As millions of job cuts tear through the US economy, a faint glimmer of light has emerged: Some employers are trying to maintain ties to the staffers they're letting go so they can more quickly rehire them once the viral outbreak has passed, the AP reports. Several large retail chains are furloughing workers—a form of temporary job cut that often maintains health insurance—rather than laying them off. And many small businesses, too, are keeping in touch with workers they've had to let go. "Anyone who's trying to lay off workers is already thinking about how they can bring them back," said Jania Bailey, CEO of FranNet, a consultancy that works with franchise companies.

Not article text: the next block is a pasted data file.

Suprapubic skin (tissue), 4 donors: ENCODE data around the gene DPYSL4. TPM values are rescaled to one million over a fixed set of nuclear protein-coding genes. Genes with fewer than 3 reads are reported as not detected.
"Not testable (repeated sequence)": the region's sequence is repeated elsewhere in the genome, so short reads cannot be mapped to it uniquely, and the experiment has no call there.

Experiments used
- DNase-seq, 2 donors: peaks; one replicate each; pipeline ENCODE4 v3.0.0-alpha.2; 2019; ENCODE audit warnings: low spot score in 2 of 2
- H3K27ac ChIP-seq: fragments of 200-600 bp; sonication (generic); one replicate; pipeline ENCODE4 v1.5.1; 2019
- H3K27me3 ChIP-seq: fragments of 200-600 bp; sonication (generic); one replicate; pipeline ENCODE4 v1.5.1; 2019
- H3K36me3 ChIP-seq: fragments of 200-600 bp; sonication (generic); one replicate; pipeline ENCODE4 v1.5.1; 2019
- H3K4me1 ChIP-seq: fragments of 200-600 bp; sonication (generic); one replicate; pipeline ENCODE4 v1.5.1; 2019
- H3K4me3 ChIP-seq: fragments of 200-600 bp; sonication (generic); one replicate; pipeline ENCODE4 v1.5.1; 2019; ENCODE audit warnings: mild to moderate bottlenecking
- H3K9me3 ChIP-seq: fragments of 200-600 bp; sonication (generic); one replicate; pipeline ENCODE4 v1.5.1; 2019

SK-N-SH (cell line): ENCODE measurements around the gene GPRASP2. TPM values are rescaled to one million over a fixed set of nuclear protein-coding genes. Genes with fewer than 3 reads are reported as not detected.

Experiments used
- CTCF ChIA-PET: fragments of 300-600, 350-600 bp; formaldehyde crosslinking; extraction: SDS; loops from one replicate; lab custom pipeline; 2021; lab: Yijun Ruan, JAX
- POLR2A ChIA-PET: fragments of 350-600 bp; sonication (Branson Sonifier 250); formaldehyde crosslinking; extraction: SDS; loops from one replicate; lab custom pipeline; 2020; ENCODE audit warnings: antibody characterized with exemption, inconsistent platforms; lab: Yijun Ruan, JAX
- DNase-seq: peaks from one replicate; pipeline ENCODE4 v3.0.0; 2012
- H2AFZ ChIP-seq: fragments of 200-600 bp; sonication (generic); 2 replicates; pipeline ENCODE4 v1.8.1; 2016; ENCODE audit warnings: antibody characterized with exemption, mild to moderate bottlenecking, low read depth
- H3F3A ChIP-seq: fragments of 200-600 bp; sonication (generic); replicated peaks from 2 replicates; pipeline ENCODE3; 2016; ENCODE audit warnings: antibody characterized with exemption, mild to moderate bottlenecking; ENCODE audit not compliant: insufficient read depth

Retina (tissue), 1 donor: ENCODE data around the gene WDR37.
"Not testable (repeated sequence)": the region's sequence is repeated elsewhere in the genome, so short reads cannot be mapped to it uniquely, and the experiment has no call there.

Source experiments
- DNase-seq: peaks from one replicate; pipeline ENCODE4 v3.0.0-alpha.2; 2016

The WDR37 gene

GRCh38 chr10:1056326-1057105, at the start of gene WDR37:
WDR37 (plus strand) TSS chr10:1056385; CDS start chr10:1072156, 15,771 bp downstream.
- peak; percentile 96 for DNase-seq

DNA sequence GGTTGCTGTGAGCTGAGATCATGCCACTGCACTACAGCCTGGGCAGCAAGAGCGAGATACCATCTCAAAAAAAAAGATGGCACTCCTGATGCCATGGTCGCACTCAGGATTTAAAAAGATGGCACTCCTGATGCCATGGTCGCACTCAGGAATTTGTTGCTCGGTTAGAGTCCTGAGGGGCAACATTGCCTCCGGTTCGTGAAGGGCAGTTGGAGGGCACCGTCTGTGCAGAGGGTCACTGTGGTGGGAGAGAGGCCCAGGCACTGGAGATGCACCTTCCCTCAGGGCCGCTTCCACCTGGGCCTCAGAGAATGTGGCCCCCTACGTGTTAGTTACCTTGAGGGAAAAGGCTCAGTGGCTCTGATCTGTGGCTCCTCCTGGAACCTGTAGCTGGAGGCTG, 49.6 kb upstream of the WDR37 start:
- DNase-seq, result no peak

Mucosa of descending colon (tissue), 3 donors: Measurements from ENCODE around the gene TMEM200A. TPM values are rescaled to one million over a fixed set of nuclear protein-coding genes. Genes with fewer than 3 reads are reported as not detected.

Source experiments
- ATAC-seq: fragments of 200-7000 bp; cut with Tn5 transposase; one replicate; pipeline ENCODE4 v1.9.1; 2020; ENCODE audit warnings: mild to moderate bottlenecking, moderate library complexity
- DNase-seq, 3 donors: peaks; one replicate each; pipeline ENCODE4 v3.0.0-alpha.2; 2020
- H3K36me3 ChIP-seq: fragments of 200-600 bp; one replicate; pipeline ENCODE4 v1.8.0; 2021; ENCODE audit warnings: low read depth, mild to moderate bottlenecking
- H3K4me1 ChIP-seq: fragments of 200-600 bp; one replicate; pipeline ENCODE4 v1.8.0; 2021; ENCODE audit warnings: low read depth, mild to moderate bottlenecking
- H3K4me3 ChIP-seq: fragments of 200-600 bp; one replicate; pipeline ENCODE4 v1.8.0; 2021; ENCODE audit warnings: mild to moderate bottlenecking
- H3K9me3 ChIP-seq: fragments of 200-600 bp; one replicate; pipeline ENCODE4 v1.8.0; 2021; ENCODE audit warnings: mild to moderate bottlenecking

One of them is Tracy True, who said she's keeping in touch at least once a week with the 10 furloughed staffers of her clothing store in Vestavia, Alabama. "As soon as we're given the all clear," True says, "we'll be back." How long millions of other laid-off employees will remain without work will help determine the depth and duration of a US recession that's almost surely begun and is destined to worsen in coming months. Britney Ruby Miller, co-owner of a chain of steakhouses, said her company is paying for health insurance through June for the roughly 600 workers they had to lay off. The company is also sending weekly updates to its former employees and keeping them on an employee assistance program. "The goal," Miller said, "is to welcome 100% of our employees back."
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